“As for this particular project, I personally believe that the girls would learn a lot from it. They all love working in the garden and are always excited to learn more about each plant. The knowledge they will acquire here will not only help them but it will also help their respective communities. I’d love for this project to continue in time and space and I hope for the girls to gain more knowledge about the essential oils which will enable them to create local products that could later on be commercialised.”

Finally, a greenhouse and community seed bank will be incorporated into the new design. The latter will be used for the conservation of wild plant species and traditional, local crop varieties.

As reported on previously, the gardens will be supported by a newly established state-of-the-art irrigation system. This will allow for year-round growing and maintenance of the 6,000m2 gardens. We’re therefore excited to see that the construction of the irrigation system is now in full swing with RESING currently in the process of conducting topographic work to bring water from the main source to Dar Taliba with a high flow and good quantities. The installation will be completed before the end of the year. In the meantime, the garden is currently being irrigated with water provided by a local association.

As you can see, it’s been a busy summer for the team and work will continue apace over the next few months with construction of the garden due to be completed by the end of the year. Once the gardens are ready, the girls and local community will begin participating in their management and developing skills in permaculture cultivation methods, seed saving, water management, post-harvest plant processing and marketing of plant products…we cannot wait!

The photos accompanying this report show the highlights of the kick-off meeting. Photo credits: Hajar, Morocco Field Scientist and Mediterranean Communications Officer (GDF & MBLA)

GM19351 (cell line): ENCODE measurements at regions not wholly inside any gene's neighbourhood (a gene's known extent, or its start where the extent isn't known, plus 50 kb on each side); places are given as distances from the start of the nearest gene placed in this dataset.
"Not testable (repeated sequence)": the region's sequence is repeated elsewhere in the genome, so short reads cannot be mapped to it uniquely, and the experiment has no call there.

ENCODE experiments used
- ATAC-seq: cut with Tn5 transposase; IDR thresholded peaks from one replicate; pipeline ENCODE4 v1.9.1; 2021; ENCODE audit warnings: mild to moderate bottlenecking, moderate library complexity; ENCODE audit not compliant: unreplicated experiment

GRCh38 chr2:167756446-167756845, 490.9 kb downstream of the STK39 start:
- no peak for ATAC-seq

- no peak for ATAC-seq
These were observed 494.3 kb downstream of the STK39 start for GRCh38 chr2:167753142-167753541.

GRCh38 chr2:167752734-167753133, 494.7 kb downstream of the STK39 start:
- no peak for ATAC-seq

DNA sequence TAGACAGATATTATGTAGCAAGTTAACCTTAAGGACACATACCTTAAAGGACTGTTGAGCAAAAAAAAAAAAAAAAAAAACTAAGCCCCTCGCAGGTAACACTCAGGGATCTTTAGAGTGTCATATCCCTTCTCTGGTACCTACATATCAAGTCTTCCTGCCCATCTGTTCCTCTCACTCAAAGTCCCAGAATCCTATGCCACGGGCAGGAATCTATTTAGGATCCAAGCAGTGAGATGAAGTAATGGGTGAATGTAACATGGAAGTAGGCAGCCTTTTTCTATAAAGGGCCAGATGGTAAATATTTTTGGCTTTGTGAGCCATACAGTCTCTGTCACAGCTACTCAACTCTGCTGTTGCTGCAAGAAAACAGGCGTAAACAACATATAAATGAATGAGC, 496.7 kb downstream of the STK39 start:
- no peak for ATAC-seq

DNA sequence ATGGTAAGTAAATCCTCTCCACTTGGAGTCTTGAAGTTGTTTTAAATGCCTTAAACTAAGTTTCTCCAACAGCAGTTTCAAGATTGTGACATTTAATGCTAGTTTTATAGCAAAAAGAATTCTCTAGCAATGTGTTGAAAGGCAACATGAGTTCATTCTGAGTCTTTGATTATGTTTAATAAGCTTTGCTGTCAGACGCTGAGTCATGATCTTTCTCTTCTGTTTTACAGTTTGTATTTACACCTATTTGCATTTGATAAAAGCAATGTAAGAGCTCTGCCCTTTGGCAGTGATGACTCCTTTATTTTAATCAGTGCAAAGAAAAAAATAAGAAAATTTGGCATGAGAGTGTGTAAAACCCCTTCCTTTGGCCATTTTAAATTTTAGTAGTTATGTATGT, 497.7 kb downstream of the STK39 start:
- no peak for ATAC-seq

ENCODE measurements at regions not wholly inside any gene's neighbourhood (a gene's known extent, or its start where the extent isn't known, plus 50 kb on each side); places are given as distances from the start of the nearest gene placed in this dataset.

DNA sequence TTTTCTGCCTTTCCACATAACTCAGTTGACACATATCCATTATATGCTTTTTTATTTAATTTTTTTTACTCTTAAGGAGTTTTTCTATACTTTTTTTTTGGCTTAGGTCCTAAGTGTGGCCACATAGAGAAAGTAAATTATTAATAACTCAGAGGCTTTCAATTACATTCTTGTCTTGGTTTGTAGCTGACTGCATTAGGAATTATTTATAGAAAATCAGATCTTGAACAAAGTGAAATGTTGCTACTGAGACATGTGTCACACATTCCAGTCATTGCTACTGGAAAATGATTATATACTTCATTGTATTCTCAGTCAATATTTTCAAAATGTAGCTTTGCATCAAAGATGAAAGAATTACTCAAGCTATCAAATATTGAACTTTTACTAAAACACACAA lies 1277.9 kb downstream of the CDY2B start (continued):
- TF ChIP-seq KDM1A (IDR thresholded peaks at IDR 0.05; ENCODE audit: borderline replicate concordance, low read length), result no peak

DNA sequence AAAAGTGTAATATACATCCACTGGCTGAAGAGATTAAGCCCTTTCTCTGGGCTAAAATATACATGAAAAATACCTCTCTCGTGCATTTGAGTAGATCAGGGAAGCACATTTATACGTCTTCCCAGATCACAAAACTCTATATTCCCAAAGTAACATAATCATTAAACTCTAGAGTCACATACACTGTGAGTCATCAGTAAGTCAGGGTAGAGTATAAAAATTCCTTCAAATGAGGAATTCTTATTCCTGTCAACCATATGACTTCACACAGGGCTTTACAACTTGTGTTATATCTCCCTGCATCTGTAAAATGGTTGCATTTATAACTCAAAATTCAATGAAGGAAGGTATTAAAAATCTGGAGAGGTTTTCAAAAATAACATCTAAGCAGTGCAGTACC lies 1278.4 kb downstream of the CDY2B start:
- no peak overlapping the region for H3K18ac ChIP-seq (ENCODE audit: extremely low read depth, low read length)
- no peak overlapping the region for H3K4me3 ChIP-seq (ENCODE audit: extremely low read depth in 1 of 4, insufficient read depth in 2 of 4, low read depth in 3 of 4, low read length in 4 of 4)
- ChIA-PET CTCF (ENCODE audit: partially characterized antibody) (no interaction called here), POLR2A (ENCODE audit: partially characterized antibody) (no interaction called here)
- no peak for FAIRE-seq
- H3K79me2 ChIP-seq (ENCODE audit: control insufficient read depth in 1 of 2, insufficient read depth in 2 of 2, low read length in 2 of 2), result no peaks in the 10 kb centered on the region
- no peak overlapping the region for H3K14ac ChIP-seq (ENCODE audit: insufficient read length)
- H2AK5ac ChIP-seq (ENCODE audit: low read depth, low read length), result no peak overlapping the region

Working on the garden's new design
Working on the garden's new design
Discussing the irrigation and educational aspects
Discussing the irrigation and educational aspects
Hassan (MBLA) meeting Laila (Radiant Design)
Hassan (MBLA) meeting Laila (Radiant Design)
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Spring afternoon in the garden
Spring afternoon in the garden

In our last report, we shared the news of a recently-awarded grant that will enable us to fully revamp the Dar Taliba gardens, including via the establishment of a state-of-the-art irrigation system. The water will allow year-round growing and maintenance of all the garden’s medicinal, aromatic, edible and ornamental plants and trees. This will ensure the sustainability of the upcoming re-design, according to permaculture design principles, of the entire 6,000 m2 of ethnobotanical, vegetable and demonstration gardens and community nursery.

Through the recent launch of other projects in the High Atlas, we have been able to extend this vision further to include the creation of a community seed bank. By participating, Dar Taliba girls and their home communities can ensure that both wild plant species and traditional, local crop varieties are conserved for posterity. Using low-tech, locally-appropriate approaches for building and maintenance, this community seed bank will be able to host hundreds of seed accessions. Over the next few months, our team will be carrying out fieldwork to collect – according to an agreed-upon protocol – wild plant seeds to create the first accessions of the bank.